FERNANDEZ HONAINE mariana
ANATOMICAL TRAITS, SILICA CONTENT AND HERBIVORY DAMAGE IN LEAVES OF INVASIVE TREE LIGUSTRUM LUCIDUM DEVELOPED IN NOVEL AND NATIVE RANGES
FERNÁNDEZ HONAINE, MARIANA; MONTTI, LÍA; QI, WEILONG; OSTERRIETH, MARGARITA
Año: 2019 vol. 258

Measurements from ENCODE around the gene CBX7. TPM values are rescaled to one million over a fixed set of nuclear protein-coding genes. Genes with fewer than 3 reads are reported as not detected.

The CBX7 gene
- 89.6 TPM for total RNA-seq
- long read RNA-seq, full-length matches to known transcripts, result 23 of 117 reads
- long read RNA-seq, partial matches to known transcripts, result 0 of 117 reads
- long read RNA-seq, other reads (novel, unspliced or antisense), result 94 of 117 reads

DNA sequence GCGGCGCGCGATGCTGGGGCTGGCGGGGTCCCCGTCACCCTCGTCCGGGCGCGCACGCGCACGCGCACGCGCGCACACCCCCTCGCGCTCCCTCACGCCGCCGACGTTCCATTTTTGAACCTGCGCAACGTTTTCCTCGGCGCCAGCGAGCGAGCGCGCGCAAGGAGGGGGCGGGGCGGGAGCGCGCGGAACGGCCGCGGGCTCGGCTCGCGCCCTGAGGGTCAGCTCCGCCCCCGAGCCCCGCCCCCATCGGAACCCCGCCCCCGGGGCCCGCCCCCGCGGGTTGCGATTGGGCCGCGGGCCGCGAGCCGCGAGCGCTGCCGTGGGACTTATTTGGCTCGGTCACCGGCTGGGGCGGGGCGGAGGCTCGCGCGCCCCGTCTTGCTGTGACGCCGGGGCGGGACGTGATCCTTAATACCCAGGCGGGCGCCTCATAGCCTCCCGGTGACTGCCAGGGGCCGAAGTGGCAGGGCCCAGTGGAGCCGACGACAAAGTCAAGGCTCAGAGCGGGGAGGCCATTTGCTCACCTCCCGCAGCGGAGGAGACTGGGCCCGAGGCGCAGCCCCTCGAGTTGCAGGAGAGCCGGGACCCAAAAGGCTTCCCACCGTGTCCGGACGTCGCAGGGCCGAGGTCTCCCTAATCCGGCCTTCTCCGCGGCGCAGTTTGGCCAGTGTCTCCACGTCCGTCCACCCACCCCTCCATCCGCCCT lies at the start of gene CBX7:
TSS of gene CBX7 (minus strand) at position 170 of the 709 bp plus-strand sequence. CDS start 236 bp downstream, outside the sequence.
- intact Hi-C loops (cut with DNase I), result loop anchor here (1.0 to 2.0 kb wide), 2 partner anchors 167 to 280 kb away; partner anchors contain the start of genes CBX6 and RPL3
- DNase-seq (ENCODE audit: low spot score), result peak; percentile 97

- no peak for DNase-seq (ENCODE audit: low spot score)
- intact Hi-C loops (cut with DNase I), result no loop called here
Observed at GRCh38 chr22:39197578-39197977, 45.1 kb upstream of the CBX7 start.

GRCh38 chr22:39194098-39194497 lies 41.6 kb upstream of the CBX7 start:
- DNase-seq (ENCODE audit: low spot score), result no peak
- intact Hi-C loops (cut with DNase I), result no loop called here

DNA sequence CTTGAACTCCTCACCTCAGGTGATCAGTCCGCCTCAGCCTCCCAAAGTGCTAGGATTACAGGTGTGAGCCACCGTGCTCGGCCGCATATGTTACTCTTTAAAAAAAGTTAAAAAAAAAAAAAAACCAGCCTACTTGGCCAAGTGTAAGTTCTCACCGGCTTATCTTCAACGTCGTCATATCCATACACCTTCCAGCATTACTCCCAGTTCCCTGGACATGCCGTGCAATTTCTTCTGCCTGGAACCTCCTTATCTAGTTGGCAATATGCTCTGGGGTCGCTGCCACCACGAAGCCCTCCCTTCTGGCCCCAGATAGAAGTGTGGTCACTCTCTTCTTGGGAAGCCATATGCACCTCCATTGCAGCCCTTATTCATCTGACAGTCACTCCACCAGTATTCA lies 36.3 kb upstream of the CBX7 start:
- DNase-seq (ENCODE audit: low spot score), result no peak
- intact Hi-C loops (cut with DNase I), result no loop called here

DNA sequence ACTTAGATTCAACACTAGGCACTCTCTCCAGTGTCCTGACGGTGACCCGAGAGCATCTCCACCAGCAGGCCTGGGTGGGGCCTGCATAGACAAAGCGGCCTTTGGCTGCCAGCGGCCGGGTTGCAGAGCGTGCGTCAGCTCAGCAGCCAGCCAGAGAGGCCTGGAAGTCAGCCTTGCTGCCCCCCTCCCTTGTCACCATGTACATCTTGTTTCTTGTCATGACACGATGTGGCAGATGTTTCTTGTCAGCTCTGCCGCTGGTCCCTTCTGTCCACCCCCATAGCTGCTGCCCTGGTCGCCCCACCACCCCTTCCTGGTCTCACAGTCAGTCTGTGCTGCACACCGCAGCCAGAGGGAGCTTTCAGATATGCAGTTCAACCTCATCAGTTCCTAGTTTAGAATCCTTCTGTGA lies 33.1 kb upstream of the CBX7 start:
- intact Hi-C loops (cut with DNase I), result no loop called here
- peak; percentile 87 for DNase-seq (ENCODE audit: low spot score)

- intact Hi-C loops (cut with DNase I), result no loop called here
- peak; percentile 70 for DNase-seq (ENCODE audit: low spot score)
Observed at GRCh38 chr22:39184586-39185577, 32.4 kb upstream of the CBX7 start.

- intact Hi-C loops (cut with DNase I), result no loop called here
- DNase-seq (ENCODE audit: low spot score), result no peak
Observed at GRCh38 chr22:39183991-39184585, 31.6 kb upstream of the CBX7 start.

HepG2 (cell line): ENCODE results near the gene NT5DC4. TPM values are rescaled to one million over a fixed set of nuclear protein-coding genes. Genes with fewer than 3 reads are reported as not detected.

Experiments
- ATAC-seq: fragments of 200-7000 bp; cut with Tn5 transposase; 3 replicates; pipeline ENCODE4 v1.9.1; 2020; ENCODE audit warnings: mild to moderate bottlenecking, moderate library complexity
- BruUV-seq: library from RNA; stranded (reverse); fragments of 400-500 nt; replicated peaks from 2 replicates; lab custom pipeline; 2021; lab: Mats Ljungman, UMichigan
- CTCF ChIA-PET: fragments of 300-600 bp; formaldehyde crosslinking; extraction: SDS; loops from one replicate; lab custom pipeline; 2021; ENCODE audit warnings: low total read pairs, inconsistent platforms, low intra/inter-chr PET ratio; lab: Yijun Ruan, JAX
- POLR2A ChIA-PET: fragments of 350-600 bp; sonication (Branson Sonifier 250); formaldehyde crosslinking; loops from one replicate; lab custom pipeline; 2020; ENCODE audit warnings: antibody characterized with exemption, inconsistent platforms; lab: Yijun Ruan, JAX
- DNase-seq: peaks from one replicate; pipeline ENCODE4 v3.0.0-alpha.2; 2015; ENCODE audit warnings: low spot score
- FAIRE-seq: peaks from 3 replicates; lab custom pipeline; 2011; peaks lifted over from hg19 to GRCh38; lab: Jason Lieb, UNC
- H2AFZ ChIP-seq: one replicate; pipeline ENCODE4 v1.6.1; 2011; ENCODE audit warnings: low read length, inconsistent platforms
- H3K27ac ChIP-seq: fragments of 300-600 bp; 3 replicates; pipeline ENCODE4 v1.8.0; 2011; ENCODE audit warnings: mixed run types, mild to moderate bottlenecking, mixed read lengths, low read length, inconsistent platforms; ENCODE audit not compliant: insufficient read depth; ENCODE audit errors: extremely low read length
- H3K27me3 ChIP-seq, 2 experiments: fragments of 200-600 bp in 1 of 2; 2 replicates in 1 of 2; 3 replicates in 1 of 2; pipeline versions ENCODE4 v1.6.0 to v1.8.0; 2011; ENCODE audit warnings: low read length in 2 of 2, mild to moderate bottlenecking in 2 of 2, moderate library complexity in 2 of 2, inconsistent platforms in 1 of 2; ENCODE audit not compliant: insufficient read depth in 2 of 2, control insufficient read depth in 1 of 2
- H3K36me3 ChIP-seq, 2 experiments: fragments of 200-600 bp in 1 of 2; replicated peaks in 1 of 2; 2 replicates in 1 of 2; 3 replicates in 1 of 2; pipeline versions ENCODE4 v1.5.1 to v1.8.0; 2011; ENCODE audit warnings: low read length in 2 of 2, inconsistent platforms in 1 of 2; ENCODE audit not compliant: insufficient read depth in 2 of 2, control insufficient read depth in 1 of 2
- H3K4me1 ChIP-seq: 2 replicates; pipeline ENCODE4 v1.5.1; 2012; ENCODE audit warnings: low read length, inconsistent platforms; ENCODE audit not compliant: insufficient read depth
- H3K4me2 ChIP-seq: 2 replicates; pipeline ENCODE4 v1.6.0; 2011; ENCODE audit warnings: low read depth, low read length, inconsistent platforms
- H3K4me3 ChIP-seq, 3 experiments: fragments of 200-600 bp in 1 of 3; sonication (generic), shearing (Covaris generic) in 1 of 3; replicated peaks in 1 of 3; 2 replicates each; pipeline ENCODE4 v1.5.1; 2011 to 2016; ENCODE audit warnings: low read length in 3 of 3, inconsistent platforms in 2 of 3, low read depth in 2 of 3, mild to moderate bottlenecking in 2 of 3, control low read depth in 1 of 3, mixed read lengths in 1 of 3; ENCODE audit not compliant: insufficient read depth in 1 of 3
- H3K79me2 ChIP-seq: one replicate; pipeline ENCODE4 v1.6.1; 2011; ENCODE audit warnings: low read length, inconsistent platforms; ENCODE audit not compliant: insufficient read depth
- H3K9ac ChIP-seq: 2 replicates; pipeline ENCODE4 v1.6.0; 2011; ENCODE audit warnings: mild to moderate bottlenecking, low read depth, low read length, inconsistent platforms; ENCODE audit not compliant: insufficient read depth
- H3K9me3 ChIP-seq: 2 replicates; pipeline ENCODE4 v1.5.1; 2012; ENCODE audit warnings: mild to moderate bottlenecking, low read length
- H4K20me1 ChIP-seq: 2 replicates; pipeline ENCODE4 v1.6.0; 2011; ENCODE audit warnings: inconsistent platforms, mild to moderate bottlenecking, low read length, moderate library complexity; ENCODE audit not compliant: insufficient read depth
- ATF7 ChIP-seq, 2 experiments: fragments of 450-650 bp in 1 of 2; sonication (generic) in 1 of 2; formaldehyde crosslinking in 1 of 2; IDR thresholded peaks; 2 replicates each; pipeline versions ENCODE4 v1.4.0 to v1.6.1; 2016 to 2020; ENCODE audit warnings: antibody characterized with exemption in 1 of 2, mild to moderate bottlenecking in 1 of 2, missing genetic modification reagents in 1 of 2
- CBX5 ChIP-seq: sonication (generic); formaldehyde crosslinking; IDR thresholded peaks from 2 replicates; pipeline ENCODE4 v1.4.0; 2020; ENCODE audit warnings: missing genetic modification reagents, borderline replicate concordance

Ligustrum lucidum is an invasive tree in many regions, but scarce work analyzes its anatomical or eco-functional traits and its relation with herbivores, an important issue to be addressed by invaders in new areas. On the other hand, amorphous silica accumulation is an important anti-herbivore component in grasses, but its role in eudicots has been little explored. To analyze if anatomical and eco-functional traits, silica accumulation and herbivory damage are modified by phenological stages or environmental conditions; and if herbivory damage is negatively correlated with silica content, we analyzed shade and sun leaves of different ages from adult trees in novel (Argentina) and native (China) areas. Leaves were scanned, dried and weighed for specific leaf area estimation. Herbivore damage was calculated as the proportion of leaf surface eaten. Silica content was quantified through calcination and digestion techniques. The results showed that leaves from China had higher SLA than leaves from Argentina, and shade or young leaves had higher SLA than sun or old leaves. Herbivory was higher in old leaves compared to young ones. Mean silica content was 1.73%; it was higher in leaves from Argentina than in leaves from China and it increased with leaf age. Differences in silica content or SLA between samples are probably due to environmental conditions such as pollution degree, soil Si content, water availability and / or temperatures. The age of the leaves affected the values of SLA, silica content and herbivory damage. Along the life of the leaves, silica content increased approximately five times in ten months: older leaves became thicker, with a higher silica content, and a higher herbivory damage. Considering the same age of the leaf, silica content and herbivory damage were not correlated, therefore it was not possible to associate the silicification process with an antiherbivore role in this species.